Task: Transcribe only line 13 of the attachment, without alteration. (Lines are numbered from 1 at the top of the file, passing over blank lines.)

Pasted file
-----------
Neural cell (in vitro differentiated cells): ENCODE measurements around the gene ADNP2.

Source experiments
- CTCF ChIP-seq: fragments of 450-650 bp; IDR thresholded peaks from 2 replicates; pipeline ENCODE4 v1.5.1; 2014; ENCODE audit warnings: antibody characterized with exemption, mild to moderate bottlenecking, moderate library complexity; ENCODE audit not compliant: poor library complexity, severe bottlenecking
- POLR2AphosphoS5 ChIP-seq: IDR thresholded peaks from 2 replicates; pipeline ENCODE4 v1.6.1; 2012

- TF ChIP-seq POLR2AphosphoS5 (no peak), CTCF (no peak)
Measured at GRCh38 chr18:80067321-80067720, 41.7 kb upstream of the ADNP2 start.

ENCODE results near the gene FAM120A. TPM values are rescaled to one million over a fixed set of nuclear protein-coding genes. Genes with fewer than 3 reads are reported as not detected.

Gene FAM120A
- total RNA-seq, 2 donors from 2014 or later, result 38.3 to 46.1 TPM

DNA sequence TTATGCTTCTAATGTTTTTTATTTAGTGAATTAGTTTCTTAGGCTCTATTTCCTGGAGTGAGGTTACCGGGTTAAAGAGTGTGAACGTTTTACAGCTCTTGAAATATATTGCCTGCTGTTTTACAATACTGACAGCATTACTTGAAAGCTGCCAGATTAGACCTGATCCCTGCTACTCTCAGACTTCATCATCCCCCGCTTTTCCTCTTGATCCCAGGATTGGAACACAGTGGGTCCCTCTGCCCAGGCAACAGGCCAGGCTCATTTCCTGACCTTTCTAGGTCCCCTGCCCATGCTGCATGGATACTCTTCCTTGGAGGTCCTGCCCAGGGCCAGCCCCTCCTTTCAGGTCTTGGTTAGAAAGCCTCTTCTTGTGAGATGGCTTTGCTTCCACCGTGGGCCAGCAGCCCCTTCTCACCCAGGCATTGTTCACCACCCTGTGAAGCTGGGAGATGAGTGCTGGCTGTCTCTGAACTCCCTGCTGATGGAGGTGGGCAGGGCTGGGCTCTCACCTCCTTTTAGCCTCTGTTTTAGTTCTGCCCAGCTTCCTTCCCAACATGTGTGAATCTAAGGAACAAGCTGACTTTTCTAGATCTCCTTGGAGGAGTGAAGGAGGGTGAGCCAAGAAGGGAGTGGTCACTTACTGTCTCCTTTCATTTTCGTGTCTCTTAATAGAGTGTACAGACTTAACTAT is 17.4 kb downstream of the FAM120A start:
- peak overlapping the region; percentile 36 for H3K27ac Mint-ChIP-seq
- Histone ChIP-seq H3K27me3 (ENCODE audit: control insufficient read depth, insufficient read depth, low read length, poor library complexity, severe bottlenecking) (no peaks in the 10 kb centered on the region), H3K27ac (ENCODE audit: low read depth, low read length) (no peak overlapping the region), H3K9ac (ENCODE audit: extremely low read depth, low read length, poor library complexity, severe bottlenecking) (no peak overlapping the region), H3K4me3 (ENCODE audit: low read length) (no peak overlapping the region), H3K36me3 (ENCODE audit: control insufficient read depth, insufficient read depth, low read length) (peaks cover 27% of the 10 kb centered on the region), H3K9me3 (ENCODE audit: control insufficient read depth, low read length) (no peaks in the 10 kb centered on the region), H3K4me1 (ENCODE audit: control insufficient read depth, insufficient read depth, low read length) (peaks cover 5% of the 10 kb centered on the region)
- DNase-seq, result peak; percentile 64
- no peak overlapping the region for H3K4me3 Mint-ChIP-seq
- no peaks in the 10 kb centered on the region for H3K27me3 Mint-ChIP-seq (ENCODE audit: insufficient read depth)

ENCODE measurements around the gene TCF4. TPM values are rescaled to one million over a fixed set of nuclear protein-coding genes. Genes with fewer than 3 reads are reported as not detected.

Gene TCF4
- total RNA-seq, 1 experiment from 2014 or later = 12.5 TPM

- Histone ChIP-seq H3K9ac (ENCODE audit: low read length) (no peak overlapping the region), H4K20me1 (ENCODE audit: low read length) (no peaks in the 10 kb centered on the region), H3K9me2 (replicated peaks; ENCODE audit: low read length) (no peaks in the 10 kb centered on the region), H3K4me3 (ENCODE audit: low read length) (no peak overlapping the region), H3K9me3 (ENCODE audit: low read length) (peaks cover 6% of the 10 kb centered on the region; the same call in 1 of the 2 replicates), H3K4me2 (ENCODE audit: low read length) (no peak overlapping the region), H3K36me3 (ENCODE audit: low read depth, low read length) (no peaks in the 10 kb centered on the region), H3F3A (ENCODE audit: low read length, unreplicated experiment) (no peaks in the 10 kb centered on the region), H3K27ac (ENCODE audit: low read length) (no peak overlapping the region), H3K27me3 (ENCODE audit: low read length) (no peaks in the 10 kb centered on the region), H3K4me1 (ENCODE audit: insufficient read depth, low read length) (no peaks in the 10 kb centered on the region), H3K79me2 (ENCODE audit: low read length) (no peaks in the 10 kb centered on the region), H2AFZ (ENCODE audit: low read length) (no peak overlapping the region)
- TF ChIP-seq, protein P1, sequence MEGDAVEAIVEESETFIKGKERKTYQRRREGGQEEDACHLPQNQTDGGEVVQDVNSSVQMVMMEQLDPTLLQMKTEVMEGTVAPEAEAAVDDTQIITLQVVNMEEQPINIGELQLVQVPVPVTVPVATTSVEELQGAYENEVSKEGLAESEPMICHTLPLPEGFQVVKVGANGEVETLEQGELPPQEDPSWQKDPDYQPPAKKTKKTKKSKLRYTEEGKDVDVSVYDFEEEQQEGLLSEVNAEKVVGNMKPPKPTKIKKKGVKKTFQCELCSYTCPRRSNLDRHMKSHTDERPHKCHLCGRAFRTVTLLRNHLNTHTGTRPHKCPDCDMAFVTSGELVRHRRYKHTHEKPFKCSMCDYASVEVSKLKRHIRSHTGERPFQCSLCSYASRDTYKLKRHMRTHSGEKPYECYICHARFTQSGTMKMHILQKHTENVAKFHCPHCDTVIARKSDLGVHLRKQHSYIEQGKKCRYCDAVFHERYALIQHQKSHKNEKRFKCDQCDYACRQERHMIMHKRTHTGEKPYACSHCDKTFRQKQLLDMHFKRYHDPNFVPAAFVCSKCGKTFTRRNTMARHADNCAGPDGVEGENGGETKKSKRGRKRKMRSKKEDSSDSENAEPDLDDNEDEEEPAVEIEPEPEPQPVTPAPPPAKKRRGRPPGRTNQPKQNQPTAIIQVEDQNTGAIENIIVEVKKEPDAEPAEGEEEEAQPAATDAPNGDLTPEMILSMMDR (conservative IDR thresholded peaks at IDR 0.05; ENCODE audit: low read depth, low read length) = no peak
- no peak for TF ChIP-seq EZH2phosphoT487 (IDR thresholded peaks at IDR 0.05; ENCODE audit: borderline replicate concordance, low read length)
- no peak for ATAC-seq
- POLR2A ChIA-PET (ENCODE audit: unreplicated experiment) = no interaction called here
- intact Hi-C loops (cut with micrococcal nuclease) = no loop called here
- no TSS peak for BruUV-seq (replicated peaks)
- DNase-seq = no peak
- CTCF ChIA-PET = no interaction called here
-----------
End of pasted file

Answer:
- DNase-seq, result peak; percentile 64